A New Living Way - Signpost in Mark 7
So many times we get consumed with the external realities of appearances, morality, religion and wearing masks for people all around us. Yet what is the reality of the human heart? The picture that Jesus paints for us is not pretty as he tells us all matter of sin and wickedness flows out from our hearts. Though his picture of humanity is one of depravity, he does not leave us there. He knows that a mere coat of paint to cover our brokenness will crack and crumble in life. No, instead of a simple pious makeover, he reminds us that the problem we have is not simply our poor religious performances. In order to transform us into new people and place us on a path of life, it requires radical heart surgery. It is what comes out of a man that makes him unclean, and it is a renewal and recreation of our very selves which we most desperately need. Is this possible? Seeing Jesus in Mark 7 tell us YES! But we must come to God needy and hopeful - in faith - for the work only he can do.
A Continual Unfolding - Signposts in Mark 8, 9 and 10
There are some high mountain peaks in every narrative, crucial plot turns which move the story to its climax. As the story of Jesus unfolds in Mark we see some very important events go down. First, Peter confesses Jesus to be the Christ a confession upon which the church will be built. Second, Jesus begins to foretell what was prophesied about him long ago, that the Son of Man must suffer, be murdered and rise from death. This was an unexpected turn of events for the disciples that he repeats with them driving home the central focus of his mission. Third, God reveals Jesus is his glory on the top of a mountain. His radiant beauty and manifest glory was displayed for the disciples just before they turn towards leading the mission towards a cross in Jerusalem. The cost of following Jesus, a Jesus who would be rejected by people and die an ignoble death, was being made clear.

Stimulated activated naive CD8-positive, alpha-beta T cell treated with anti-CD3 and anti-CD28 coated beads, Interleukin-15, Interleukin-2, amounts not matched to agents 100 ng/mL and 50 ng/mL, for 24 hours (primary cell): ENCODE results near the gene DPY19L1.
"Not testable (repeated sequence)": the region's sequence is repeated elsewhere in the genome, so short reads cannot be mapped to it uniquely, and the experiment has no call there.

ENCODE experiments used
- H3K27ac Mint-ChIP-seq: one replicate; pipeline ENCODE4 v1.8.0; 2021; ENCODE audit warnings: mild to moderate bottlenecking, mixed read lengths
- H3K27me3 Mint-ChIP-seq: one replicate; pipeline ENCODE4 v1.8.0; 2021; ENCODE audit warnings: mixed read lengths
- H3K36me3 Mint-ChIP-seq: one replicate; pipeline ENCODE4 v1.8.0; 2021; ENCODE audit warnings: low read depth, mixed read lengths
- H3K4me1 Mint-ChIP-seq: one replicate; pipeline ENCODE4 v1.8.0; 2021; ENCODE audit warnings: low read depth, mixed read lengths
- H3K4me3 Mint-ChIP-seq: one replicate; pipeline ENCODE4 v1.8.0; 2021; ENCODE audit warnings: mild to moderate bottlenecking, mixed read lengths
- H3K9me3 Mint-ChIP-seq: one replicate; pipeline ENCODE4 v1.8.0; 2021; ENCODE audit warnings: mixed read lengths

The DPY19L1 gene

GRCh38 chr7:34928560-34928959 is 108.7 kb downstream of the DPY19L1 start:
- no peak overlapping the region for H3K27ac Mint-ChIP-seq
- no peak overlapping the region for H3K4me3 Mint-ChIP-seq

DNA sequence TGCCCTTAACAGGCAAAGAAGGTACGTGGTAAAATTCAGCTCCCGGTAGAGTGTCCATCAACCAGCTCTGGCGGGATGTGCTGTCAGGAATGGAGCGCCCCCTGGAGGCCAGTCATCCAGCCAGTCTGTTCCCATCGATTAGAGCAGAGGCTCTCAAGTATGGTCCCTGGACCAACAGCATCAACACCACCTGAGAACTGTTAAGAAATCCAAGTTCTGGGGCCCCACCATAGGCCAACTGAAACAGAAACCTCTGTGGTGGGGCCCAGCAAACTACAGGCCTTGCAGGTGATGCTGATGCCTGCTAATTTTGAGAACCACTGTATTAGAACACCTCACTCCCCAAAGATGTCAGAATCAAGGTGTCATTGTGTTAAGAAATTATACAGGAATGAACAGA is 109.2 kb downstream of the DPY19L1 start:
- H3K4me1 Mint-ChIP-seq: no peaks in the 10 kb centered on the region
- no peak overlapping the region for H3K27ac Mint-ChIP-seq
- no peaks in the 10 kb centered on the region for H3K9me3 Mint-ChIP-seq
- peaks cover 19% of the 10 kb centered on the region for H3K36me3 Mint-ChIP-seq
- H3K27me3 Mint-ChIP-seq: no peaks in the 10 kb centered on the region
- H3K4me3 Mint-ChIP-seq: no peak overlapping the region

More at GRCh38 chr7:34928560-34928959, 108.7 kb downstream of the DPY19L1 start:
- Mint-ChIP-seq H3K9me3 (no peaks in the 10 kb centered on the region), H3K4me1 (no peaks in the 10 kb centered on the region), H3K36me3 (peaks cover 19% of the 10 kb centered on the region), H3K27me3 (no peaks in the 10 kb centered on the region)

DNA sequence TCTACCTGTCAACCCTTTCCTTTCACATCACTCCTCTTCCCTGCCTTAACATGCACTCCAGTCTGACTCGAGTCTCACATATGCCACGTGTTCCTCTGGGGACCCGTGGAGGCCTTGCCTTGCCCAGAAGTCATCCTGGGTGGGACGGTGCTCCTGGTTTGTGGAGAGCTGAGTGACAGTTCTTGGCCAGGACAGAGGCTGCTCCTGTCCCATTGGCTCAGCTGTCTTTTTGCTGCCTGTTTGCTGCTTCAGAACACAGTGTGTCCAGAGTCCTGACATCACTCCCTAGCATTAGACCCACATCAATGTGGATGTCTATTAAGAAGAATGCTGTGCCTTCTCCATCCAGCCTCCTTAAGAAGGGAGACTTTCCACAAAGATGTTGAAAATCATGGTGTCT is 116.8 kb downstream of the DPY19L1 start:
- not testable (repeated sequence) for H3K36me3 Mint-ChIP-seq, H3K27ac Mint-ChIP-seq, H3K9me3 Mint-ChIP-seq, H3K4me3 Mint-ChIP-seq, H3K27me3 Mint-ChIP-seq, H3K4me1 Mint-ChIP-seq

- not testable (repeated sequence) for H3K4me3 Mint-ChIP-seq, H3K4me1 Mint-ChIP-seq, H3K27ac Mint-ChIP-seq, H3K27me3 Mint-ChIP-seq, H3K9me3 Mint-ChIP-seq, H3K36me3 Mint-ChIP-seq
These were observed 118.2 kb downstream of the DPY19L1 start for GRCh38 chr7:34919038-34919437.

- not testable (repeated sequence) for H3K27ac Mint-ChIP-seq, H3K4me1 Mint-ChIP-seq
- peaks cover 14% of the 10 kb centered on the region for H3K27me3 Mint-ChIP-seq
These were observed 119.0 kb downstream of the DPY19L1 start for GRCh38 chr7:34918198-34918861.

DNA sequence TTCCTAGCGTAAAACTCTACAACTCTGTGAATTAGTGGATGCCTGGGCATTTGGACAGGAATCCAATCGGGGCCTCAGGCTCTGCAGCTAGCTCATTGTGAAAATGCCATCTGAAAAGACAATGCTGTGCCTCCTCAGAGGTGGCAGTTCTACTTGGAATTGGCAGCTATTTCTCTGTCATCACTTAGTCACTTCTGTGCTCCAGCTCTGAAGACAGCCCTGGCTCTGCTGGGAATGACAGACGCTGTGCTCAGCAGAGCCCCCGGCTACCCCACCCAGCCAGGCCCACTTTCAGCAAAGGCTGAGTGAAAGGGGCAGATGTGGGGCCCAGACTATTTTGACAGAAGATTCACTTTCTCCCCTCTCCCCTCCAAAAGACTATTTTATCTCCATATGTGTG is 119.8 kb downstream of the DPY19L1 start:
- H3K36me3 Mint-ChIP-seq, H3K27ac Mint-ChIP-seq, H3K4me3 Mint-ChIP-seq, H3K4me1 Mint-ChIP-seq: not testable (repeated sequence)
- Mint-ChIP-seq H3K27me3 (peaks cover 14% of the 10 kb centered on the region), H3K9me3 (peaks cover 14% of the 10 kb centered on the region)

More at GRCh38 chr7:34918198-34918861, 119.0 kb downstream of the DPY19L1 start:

Do We Really Want Jesus? Signposts in Mark 11 and 12
Upon his entry to Jerusalem Jesus was being treated like a political religious rock star. He was on the Jay Leno show, Carson Daly wanted to hang out and pretty much the whole town was in an uproar at the arrival of Jesus. Their hero had come to save the day for Jerusalem and the reigns of the Roman oppressor would soon by conquered by the Messiah, a great warrior King! Or was there another plan? Many of the people who welcomed Jesus would soon stand on the other side of his cause. He would threaten religious power by bringing the salvation of God. Those who desire to lead men in religion, rather than to the throne of grace, would soon shout out with ferocity "Crucify Him!"Even his closest of friends, the man who just had confessed him as the Christ of God would turn on his friend in a moment of trial. Peter himself would deny Jesus. So I ask us...do we really want Jesus?
Death by Love and Life By Death - Signposts in Mark 14, 15, and 16
The final apex of Mark's story comes to a head in the final chapters of the book. Everything that began in chapter 1 has moved to this final station where death will come by love and life for God's people will come by death. Jesus, the creator of all things, is mocked, rejected and tried as a common criminal. His people abandon him and he submits himself to a shameful death, even death on a cross. Yet such was the will of a loving God, for it pleased the Father to crush the Son. Putting an end to sin, death and hell in one act and by death would come life to all men who believe. This is the crown jewel of our faith. The songs of men might sing of self-sufficiency and the triumph of our human ingenuity. We will have no portion on this plate - we will preach and live Christ. Christ crucified, victoriously raised, on mission on the earth today beckoning to each of us...Follow Me.
This is my prayer - joy in following Jesus in the mission of God on the earth,
Reid S. Monaghan
This phrase is borrowed from the subtitle of what I consider to be the best children's Bible available today. Sally Lloyd-Jones, The Jesus Storybook Bible - Every Story Whispers His Name (Grand Rapids: Zonderkidz, 2007).